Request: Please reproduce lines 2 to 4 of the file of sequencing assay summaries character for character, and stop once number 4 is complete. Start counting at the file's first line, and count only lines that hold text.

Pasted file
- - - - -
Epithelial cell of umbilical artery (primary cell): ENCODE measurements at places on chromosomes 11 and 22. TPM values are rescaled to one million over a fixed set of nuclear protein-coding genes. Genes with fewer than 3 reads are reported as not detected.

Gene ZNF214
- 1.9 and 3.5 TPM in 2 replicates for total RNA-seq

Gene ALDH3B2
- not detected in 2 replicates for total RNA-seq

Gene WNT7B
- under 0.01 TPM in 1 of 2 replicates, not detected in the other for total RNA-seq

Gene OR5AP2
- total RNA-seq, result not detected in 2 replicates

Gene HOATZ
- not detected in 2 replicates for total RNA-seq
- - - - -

Gene ZNF214
- 1.9 and 3.5 TPM in 2 replicates for total RNA-seq

Gene ALDH3B2